Dictionary of National Biography, 1885-1900/Atkinson, Thomas (1600-1639)
ATKINSON, THOMAS (1600–1639), divine and dramatist, entered Merchant Taylors' School in August 1608. Seven years later he was elected scholar of St. John's College, Oxford, during the presidency of Laud, and, graduating in 1619, proceeded to the degree of B.D. in 1630. After filling the office of senior proctor of the university, Atkinson accepted the living of South Warnborough in Hampshire, to which he was inducted 20 Jan. 1637–8. Towards the end of the same year, by virtue of an exchange with Dr. Peter Heylin, he became rector of Islip, near Oxford, and, dying a few weeks later, was buried in St. John's College chapel 6 Feb. 1638–9.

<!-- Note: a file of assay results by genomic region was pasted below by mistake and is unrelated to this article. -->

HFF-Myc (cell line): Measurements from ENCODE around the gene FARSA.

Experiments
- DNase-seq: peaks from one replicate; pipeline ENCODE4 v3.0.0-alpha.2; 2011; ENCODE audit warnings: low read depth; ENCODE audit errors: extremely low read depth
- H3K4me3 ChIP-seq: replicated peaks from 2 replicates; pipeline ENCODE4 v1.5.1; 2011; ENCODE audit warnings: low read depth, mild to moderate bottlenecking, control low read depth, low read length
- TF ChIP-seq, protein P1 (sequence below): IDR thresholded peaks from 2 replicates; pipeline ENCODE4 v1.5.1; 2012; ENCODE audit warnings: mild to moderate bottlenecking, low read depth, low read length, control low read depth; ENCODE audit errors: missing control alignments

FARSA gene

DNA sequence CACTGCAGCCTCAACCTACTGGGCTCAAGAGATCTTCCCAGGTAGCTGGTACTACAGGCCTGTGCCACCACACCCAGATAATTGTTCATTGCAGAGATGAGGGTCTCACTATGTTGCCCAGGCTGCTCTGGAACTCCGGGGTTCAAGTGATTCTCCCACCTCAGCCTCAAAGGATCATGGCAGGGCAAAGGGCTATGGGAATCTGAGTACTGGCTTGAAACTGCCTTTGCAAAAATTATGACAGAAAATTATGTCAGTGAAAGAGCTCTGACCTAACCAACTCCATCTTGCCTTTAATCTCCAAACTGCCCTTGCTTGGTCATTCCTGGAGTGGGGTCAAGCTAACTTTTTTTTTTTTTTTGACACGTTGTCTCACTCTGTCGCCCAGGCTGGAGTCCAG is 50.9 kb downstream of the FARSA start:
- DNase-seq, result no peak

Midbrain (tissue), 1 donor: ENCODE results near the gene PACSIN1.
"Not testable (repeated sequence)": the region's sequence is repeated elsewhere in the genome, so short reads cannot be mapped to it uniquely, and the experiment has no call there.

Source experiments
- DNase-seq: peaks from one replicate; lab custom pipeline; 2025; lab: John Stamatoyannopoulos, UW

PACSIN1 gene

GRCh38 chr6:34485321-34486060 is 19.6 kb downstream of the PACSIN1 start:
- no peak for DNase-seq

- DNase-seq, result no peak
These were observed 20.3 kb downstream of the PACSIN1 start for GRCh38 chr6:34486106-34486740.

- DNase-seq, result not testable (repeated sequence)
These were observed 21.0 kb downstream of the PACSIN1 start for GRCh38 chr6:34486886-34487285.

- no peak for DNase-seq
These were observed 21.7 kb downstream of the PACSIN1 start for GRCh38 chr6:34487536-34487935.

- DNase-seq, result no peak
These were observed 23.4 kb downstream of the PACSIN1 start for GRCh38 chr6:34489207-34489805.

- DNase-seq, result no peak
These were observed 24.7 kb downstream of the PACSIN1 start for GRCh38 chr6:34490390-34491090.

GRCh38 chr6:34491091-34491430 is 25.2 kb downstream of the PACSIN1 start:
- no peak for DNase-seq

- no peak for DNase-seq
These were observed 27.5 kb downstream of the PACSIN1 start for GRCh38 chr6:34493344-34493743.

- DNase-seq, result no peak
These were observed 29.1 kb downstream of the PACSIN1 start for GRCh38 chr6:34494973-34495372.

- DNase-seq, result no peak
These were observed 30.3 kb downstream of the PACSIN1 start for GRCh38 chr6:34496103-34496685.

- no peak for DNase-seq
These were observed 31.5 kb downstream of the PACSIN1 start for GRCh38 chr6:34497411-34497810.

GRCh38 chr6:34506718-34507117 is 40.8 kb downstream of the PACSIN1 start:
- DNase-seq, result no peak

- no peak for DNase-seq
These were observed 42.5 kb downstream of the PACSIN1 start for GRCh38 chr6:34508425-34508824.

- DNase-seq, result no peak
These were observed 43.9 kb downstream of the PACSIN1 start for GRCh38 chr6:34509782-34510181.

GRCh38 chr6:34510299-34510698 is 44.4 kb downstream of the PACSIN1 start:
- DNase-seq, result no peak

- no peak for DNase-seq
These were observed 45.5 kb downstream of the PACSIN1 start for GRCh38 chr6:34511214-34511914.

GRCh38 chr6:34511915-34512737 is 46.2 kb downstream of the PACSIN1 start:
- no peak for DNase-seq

Atkinson is not known to have published anything; but he wrote two Latin poems, directed against Andrew Melvin, and styled ‘Andrei Melvini Anti-Tami-Cunicategoria’ and ‘Melvinus delirans’ respectively. A Latin tragedy entitled ‘Homo,’ bearing the signature Thomas Atkinson, may (almost certainly) be ascribed to the same author on these grounds: (1) It was dedicated to Laud in his capacity of president (Præses colendissime), which implies that a member of St. John's College wrote it; (2) There was at St. John's, during Laud's time, only one Thomas Atkinson of any note as a scholar. The MS. of ‘Homo’ is preserved in the Harleian library of the British Museum, No. 6925.[Wood's Athenæ Oxon. (Bliss), iii. 556, iv. 444; Fasti (Bliss), i. 239, 386, 450, 456; Registers of St. John's Coll. Oxford; Parish Registers of South Warnborough and Islip.]